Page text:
Building a better world

Jacques Fresco is not angry with the government. But this 86-year old industrial designer is dismayed with how little the government seems to use engineering and technology to solve many of society’s ills.

In his book, The Best That Money Can’t Buy, Fresco advocates sociocyberneering — using science and technology with human concern to improve the lives of all the world’s people. His approach includes many common-sense ideas enabled by modern technology. For example, instead of posting a sign indicating that a road is slippery when wet, Fresco suggests using abrasives on the highway so that the road is no longer slippery when wet.

Fresco, along with his colleague Roxanne Meadows, formed the Venus Project to develop many of his ideas for a close-to-utopian society (http://www.thevenusproject.com). “I I tried to present ideas rather than just say that the crime is on the increase and we need more prisons. What do do you have to do is provide an alternative. It’s not enough to criticize without offering an alternative.” Fresco asserts.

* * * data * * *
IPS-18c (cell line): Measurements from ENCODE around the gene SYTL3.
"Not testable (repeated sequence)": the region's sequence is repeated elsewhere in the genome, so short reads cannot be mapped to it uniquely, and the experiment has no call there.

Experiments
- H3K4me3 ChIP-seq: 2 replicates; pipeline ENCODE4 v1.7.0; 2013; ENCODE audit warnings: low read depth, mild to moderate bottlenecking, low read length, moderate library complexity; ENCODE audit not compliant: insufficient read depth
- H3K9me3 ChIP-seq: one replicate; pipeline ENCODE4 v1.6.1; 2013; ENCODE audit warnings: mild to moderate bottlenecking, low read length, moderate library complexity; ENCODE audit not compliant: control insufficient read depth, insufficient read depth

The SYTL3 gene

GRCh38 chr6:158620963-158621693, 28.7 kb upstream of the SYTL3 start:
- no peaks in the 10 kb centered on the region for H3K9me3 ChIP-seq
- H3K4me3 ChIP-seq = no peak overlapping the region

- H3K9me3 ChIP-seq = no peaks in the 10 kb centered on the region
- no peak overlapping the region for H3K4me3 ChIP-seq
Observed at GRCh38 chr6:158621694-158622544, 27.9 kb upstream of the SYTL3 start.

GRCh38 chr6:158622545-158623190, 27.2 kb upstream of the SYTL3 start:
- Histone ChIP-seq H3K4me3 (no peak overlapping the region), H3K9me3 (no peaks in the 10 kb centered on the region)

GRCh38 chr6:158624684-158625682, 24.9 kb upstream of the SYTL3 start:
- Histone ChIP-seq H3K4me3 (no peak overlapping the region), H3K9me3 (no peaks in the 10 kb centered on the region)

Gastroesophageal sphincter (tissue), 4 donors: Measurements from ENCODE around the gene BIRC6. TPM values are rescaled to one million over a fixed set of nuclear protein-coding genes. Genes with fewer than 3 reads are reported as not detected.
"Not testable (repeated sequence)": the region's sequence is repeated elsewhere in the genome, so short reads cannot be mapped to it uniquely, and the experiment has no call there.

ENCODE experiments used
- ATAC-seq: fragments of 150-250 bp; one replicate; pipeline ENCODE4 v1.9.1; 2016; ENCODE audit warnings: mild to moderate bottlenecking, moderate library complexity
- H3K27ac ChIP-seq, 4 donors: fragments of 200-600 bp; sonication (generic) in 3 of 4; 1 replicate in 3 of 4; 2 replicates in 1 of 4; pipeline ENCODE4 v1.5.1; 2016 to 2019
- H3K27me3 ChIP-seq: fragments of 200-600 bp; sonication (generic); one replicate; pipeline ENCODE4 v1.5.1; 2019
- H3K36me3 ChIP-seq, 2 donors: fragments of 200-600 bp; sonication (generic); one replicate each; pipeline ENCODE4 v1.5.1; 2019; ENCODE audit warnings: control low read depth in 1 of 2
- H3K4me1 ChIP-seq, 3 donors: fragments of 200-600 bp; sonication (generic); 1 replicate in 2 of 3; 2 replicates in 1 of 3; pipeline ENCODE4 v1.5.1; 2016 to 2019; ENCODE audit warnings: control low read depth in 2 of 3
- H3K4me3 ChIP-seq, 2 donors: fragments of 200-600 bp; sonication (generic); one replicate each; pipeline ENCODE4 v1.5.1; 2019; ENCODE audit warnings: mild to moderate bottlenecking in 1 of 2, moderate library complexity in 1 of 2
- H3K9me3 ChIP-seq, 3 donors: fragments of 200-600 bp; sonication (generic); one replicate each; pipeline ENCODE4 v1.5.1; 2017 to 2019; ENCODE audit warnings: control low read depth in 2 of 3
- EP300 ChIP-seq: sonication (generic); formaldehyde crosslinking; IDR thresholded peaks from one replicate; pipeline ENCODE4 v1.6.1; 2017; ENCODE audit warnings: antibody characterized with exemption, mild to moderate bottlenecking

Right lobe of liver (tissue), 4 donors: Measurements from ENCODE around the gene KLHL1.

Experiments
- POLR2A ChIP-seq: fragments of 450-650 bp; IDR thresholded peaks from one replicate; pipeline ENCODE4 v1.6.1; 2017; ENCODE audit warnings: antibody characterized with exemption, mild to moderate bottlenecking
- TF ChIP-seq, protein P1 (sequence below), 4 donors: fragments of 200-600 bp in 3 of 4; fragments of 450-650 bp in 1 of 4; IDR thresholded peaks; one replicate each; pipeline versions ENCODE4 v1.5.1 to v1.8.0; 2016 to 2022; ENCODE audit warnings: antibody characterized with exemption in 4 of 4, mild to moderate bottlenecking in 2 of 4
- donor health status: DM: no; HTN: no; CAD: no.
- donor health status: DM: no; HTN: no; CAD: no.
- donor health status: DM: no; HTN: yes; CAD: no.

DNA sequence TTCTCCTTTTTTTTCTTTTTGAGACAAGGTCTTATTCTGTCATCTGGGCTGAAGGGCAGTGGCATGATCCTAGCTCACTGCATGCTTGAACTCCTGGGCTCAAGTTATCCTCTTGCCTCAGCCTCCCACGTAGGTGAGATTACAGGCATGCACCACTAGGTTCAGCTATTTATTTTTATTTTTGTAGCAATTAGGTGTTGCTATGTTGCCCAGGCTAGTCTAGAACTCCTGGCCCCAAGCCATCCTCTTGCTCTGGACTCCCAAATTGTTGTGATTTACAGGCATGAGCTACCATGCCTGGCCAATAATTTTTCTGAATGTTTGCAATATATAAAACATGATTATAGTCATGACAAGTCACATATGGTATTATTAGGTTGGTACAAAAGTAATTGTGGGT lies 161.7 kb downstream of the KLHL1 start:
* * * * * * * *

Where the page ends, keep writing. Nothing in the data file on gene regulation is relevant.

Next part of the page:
Part of his initiative involves modifying building methods. The structures on his 25-acre compound in Venus, Fla., are his models. Fresco explains, “They’re all made of concrete so you don’t cut down the forest. You don’t need to termite sprays. You don’t need to fire insurance. You don’t have wood rot. And it’s earth-weight resistant because it’s got a web structure throughout. We have 10 buildings that we erected to do a research and find answers rather than saying that people ought to learn to live together in peace and harmony. These are beautiful words but they offer no methodology. This is what’s so wonderful about the engineering. If a bridge caves in, an engineer come do what a politician does and say, ‘It’s those damn foreigners.’ They say ‘Let me see your calculations.’ So engineers have a good connection with reality.”